Open Access. Powered by Scholars. Published by Universities.®

Digital Commons Network

Open Access. Powered by Scholars. Published by Universities.®

PDF

University of Richmond

Development

Honors Theses

Articles 1 - 3 of 3

Full-Text Articles in Entire DC Network

The Exploration Of Novel Symbiotic Bacteria That May Have Influential Roles In Sponge Life History, Brittany E. West Jan 2008

The Exploration Of Novel Symbiotic Bacteria That May Have Influential Roles In Sponge Life History, Brittany E. West

Honors Theses

Sponges produce an impressive variety of secondary metabolites that perform a variety of ecological functions. Many marine sponges even harbor diverse carotenoid compounds, an unusual class of secondary metabolites that animals are incapable of producing. Furthermore, sponges serve as hosts to an astonishingly diverse microbial community that can occupy up to sixty percent of a sponge's biomass. Our research ultimately hopes to link microbial species to the production of secondary compounds, like carotenoids, and to assess the ecological role of such compounds and their effect on sponge life history strategy. This study describes the ecological distribution of two species ...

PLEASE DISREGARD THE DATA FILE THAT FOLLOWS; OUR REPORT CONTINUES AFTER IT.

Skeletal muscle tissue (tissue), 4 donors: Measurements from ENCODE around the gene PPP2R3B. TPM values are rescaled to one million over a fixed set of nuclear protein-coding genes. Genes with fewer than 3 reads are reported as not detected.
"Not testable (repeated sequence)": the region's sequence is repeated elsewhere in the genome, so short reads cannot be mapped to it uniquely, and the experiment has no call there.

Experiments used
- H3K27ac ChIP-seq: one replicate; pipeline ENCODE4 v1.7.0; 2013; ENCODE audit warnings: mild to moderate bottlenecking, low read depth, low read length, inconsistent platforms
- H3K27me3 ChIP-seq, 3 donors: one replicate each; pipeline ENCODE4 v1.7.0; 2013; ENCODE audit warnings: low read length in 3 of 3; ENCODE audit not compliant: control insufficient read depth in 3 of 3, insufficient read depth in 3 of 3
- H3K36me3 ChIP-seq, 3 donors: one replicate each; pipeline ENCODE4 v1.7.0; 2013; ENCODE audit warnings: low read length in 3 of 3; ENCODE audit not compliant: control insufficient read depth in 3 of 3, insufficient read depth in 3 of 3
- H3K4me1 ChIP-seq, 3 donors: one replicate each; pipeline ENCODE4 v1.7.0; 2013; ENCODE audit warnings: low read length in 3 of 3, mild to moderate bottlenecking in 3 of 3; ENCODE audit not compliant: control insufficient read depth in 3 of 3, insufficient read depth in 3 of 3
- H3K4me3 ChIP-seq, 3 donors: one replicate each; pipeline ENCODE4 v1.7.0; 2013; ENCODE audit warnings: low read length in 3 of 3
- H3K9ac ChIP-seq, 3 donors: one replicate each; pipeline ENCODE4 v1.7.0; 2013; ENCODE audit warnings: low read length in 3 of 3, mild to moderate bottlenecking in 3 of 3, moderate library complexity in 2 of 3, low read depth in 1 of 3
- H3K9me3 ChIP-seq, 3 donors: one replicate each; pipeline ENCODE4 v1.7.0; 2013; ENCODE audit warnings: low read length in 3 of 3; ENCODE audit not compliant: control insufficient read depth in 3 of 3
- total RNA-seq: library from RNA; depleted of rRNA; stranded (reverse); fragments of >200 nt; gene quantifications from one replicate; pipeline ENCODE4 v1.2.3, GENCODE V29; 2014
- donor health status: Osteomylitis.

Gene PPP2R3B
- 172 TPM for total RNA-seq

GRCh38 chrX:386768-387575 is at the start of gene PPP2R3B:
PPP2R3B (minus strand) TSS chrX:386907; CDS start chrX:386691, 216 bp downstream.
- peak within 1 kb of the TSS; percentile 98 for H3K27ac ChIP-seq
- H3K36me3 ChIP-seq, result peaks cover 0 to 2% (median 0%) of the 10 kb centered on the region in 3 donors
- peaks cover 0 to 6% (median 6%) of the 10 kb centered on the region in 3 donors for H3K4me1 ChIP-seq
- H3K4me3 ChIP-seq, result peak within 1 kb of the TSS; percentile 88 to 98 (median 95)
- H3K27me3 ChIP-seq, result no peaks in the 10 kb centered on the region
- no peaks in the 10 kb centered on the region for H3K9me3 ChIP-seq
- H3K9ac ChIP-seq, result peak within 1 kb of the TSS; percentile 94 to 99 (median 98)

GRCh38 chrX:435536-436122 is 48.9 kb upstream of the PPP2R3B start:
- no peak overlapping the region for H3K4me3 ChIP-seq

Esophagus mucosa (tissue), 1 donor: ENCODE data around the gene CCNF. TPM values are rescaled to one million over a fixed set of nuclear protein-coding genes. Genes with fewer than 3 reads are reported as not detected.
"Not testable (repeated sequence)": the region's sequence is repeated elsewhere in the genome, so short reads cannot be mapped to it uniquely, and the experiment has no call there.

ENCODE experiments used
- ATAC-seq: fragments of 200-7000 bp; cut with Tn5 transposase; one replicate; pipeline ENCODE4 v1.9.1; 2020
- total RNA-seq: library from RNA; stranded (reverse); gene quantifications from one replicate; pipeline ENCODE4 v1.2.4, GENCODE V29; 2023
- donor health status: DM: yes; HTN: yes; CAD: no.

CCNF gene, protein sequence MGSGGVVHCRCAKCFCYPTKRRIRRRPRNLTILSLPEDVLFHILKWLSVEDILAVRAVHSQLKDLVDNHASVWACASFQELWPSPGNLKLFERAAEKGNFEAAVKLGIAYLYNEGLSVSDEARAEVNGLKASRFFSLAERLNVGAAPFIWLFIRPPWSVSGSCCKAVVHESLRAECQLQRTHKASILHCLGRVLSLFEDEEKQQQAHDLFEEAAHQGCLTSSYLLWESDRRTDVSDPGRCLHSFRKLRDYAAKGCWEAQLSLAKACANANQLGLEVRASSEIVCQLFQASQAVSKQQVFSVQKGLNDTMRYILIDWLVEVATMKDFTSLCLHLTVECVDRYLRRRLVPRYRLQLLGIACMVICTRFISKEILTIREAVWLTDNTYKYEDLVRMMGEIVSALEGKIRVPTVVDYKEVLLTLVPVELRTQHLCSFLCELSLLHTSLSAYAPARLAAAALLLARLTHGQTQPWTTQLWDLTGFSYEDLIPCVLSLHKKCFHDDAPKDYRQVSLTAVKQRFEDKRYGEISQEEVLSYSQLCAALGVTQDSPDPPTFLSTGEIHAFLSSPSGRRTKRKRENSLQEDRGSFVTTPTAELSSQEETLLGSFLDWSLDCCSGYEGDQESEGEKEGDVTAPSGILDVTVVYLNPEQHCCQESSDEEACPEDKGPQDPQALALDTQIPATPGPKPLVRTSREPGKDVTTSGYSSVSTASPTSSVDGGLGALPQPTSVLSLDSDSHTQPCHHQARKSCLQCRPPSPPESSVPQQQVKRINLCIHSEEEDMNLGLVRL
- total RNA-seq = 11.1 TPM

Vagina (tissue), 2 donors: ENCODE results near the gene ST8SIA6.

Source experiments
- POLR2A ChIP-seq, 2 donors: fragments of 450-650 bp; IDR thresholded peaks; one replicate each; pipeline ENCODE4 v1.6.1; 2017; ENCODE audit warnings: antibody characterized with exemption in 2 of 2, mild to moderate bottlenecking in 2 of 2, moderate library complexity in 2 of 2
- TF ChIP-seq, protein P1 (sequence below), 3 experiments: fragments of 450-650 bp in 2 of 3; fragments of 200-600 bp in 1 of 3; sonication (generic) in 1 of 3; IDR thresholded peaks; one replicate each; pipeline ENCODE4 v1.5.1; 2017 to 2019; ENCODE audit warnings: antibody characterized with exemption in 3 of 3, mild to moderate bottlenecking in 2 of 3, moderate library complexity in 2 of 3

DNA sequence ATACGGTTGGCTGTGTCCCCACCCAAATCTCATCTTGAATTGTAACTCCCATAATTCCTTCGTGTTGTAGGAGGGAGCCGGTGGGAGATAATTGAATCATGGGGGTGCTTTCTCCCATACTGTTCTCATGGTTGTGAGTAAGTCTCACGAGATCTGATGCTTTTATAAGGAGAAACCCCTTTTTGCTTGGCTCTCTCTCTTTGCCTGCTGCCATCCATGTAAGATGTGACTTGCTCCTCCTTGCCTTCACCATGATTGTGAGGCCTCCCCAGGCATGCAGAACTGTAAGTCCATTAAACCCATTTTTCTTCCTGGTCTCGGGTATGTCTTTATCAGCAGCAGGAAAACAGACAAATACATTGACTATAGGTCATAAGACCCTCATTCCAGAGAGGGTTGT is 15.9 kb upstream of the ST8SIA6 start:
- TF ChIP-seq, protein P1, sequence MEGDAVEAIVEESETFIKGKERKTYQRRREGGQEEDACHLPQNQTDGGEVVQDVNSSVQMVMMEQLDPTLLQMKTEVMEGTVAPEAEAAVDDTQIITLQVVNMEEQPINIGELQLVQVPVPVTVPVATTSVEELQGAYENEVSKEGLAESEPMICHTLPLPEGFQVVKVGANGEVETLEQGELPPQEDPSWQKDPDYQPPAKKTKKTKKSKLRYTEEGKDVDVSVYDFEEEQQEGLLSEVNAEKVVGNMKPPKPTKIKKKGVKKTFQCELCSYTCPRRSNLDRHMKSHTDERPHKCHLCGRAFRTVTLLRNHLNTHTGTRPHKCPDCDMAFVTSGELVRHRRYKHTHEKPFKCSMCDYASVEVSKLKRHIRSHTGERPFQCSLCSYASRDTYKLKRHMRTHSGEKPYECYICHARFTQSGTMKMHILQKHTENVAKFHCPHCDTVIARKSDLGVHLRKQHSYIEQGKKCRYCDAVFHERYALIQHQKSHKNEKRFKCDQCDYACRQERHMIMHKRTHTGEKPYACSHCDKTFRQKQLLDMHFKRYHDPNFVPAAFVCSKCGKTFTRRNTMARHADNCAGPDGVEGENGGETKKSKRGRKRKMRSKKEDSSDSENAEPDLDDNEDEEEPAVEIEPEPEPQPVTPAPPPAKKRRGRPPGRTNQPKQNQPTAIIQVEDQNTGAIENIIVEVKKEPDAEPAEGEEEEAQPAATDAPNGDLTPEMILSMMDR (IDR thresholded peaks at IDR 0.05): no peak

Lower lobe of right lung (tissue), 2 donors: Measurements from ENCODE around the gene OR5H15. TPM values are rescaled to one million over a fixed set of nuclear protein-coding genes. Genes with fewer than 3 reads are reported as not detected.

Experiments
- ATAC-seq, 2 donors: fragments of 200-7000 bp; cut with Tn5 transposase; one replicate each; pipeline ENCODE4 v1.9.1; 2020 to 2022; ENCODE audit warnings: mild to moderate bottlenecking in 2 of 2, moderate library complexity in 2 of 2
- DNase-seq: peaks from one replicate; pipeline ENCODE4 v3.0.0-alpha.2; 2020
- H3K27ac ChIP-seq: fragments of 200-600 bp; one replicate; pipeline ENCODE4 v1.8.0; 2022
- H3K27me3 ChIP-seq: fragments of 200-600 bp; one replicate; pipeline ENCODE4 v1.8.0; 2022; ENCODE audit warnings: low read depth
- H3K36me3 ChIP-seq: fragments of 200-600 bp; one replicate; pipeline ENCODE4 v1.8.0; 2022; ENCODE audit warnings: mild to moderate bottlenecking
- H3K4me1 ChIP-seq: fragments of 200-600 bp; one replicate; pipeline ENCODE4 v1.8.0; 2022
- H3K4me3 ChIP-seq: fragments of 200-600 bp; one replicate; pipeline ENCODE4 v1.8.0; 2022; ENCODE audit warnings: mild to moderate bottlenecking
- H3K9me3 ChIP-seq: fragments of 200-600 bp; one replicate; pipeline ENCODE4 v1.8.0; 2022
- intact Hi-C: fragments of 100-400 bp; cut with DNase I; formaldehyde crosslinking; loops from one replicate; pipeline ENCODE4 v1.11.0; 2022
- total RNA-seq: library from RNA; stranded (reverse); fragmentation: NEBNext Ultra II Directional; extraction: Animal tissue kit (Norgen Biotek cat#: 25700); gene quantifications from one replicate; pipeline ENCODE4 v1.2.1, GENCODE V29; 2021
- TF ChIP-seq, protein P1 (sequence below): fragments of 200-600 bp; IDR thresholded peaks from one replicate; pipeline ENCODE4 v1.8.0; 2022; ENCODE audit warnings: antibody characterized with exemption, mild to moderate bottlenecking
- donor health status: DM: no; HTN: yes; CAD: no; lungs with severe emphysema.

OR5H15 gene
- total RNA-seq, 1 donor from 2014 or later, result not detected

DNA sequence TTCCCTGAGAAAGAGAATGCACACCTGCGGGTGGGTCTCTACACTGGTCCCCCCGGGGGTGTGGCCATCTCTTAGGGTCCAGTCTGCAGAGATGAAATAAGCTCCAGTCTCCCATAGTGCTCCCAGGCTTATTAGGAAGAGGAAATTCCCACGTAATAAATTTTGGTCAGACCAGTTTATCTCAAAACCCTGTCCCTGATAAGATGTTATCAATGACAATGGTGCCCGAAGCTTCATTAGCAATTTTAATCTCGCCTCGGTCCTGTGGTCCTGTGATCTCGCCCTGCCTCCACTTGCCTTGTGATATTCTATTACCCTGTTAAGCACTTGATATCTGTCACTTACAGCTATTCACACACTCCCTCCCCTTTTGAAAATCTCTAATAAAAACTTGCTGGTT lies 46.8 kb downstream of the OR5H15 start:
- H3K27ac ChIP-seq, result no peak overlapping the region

Figuring The Refugee, Genevieve Goulding Apr 2007

Figuring The Refugee, Genevieve Goulding

Honors Theses

''Figuring the Refugee" explores humanitarian relief for refugees as a discourse; a system of communication and identity-making which creates a subhuman refugee and perpetuates the problems of assistance. Through an auto-ethnographic narrative of my experience in the camp, I consider how the space itself creates exploitative binaries between aid workers and refugees. In an analysis of the United Nations 2006 film appeal, I argue that the discourse is normalized by images of the dehumanized refugee. The rhetoric of the film appeal limits the response of the western viewer to an uncritical sympathy, and allows for ineffective models of refugee assistance ...


The Effects Of Thyroid Hormone On Myosin Heavy Chain A-7 Production In Xenopus Laevis Tail And Leg Muscles, Andrew R. Noble Jan 1996

The Effects Of Thyroid Hormone On Myosin Heavy Chain A-7 Production In Xenopus Laevis Tail And Leg Muscles, Andrew R. Noble

Honors Theses

The present research examines the expression of myosin heavy chain genes in muscle fibers in Xenopus laevis. Characteristically different muscle fibers are expressed before and after metamorphosis. The embryonic myosin proteins that are synthesized during the tadpole stages are replaced with adult myosin heavy chains at metamorphosis. At least one of the adult myosin genes, called A-7, is expressed only in the adult animals, not in tadpoles. The controlling factor or trigger for the expression of this adult gene still remains unknown. There are a number of possible explanations for the A-7 regulation at metamorphosis, including changes in particular hormone ...